I had been in Kurdistan, northern Iraq, for about a whole two weeks and was probably as “green” as I could possibly be. The region was still engaged in a heated conflict with IS and attacks of all kinds were occurring daily. I had just arrived at the Peshmerga‘s 9th Brigade, one of the only known Kurdish military units taking in foreigners in Iraqi Kurdistan. 9th Brigade was located in Daquq, a city just outside Kirkuk, and had a main forward operations base located about 5 kilometers from the front lines with the Islamic State. Little did I know that when I woke up, I would be involved in the most significant firefight of my life that following night.

We were given a summarized brief by our elected “platoon leader” the previous night. Our objective as a unit would be to assault and gain control of two Islamic State controlled villages consecutively. While we did this, other Peshmerga units would do the same on our right and left flanks across some several kilometers of terrain. We were broken down into two squads and would move out in our two armored pick-up trucks when the green light was given in the morning. Well, Murphy’s Law is a thing and unfortunately no plan survives first contact.

The next morning we all got up early and shuffled around the base restlessly, squaring gear away and stuffing food into our faces. Now, the Kurdish people are not known for their punctuality but holy shit is it time to go when the powers that be say it’s time to go! When the little Kurd that was the PSD (Personal Security Detail) Chief for the General of 9th Brigade opened the door to our room out of nowhere and said something to the effect of “let’s go now,” we got our kits on and hurried to the trucks. That’s when I noticed we were missing a few of our guys, so I ran back to gather them up. Having found them, we came running back to the trucks only to watch them haul ass out the front gate without us. Those of us left behind were partially to blame for this, but the Kurds gave zero warning of when mission launch would actually be.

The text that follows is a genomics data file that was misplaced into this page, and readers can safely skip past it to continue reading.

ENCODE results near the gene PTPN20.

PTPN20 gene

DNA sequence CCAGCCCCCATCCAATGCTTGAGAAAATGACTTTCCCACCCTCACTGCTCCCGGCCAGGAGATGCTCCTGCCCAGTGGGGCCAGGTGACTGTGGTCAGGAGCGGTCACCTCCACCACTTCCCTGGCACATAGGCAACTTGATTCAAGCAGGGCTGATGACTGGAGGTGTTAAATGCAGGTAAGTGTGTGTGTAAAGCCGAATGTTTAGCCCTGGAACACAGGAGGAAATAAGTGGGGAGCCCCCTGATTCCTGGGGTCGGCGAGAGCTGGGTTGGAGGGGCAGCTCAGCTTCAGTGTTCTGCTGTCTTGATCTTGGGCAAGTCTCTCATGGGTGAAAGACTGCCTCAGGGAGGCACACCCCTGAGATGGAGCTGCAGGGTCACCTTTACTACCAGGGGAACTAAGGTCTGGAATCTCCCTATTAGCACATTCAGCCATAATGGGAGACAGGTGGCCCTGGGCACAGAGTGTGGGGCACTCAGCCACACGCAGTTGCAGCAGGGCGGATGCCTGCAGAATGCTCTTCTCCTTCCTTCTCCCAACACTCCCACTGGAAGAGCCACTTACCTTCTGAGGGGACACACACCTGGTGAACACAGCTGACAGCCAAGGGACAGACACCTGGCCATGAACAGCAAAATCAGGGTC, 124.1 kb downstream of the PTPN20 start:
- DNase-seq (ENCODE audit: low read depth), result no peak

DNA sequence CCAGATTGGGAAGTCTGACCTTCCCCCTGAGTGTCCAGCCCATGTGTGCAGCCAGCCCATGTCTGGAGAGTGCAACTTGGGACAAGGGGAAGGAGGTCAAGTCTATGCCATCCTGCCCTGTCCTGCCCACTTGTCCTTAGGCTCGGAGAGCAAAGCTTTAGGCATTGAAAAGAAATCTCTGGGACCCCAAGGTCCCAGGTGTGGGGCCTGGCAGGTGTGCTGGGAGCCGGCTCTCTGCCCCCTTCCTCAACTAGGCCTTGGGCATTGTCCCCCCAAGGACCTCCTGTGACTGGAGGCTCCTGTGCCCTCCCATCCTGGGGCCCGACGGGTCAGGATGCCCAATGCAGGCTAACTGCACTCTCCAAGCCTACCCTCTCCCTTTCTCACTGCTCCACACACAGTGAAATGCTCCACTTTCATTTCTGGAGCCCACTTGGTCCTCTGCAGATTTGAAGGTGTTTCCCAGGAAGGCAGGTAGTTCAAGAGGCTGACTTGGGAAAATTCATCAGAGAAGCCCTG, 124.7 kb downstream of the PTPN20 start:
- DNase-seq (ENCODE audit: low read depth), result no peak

Well I wasn’t there for the first day, but I did hear it straight from the guys who went when they got back later. Apparently our team of dudes rolled up to the farthest point from the battle to retake the villages where they had to sit and watch under the General’s orders. I was told that a few pot shots were fired and a VBIED (Vehicle-Borne Improvised Explosive Device) was taken out as it rushed Peshmerga forces. All in all it sounded like a boring day and I didn’t feel like I missed much. Despite this I was pretty upset, at no one in particular, about being left behind and missing out on the “action.” That was all about to change.

The following day our Peshmerga Lieutenant/handler rallied us mid-day to go out to the villages that had been captured the day prior. This time we loaded up in our black Humvees with all of our crew served weapons and ammo. When we were good and ready, we bounced out the front gate in a column doing communications checks with each other over our Motorola radios. Driving through the city in the turret of the Humvee, I observed the daily activities of Daquq from behind my M240G machine gun. We soon made a hard right and started heading through an outlying village full of farmers and people from humble dwellings. Civilians came out to observe our convoy passing through their village with curiosity; children smiled and waved with enthusiasm on occasion. Everyone seemed to be fascinated with the foreign westerners riding under the Peshmerga flag out to the front lines. We eventually reached the beginning of the farthest war-torn village after passing through the countryside and isolated dwellings; several ruined buildings still stood smoldering from coalition ordinance. Peshmerga stood around nonchalantly observing us with mild curiosity.